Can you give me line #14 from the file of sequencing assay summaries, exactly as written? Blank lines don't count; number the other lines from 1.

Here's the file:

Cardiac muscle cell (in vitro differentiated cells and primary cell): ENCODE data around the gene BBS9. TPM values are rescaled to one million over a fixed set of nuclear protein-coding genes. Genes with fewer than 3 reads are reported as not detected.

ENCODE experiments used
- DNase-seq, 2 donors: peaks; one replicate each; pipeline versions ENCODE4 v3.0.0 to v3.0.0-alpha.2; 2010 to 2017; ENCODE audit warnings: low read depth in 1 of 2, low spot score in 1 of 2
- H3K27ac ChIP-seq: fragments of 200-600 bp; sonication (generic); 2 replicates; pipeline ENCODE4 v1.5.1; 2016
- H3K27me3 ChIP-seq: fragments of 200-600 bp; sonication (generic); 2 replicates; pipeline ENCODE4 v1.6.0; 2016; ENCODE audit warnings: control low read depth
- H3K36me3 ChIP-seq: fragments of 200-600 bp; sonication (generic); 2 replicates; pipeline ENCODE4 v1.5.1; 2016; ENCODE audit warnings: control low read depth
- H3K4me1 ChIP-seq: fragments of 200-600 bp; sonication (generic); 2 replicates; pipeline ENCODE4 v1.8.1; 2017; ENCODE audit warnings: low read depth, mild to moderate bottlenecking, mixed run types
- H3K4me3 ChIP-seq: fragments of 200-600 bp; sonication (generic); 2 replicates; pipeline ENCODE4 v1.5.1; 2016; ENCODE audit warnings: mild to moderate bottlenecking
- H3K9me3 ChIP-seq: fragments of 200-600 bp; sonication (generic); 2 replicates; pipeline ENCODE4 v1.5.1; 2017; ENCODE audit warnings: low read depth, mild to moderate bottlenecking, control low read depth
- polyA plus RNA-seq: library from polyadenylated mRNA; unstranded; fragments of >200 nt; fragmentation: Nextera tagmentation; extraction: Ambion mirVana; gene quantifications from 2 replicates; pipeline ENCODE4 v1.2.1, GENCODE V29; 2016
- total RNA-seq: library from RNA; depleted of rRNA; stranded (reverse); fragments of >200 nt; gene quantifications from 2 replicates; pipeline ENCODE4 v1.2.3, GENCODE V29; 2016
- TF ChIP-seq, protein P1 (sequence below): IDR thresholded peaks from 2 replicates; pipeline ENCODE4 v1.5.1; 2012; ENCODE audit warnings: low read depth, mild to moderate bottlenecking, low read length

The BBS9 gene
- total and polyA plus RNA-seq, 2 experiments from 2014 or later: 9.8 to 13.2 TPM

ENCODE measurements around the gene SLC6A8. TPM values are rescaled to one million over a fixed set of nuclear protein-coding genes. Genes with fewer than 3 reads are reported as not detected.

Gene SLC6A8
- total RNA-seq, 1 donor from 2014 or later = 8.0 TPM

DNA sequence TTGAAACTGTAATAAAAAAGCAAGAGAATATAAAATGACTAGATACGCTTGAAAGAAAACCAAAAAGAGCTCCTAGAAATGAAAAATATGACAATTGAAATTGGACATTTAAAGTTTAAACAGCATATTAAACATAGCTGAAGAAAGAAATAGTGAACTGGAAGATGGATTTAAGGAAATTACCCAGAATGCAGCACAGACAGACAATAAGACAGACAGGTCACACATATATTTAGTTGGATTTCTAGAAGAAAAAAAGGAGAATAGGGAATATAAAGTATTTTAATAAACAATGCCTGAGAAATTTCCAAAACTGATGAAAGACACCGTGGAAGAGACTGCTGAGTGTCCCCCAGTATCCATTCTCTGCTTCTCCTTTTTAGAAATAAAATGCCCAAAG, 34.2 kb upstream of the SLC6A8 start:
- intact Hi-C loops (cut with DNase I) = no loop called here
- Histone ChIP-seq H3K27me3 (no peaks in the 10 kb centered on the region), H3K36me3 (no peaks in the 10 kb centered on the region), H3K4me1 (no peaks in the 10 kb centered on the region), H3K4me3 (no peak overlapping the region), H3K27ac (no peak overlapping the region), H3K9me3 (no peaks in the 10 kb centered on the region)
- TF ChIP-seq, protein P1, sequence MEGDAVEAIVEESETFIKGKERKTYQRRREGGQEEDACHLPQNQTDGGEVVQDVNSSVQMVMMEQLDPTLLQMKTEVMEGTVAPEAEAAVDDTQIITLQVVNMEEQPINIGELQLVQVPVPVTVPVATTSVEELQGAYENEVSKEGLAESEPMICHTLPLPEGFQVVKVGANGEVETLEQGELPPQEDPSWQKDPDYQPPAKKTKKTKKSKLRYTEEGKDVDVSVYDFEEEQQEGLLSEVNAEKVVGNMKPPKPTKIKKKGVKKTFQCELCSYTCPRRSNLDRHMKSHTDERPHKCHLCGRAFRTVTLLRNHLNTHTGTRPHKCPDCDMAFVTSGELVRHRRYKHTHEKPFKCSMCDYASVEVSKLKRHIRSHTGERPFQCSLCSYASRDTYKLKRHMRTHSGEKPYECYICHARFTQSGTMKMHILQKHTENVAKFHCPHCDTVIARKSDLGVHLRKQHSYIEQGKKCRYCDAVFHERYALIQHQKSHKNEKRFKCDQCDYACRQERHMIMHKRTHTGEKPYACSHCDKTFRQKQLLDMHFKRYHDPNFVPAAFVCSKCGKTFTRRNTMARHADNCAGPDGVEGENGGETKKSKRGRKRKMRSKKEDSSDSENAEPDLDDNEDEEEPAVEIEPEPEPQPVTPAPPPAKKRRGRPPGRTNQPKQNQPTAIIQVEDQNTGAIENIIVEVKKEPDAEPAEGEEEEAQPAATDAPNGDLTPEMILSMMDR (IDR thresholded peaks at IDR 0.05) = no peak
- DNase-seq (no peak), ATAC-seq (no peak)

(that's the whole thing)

- total and polyA plus RNA-seq, 2 experiments from 2014 or later: 9.8 to 13.2 TPM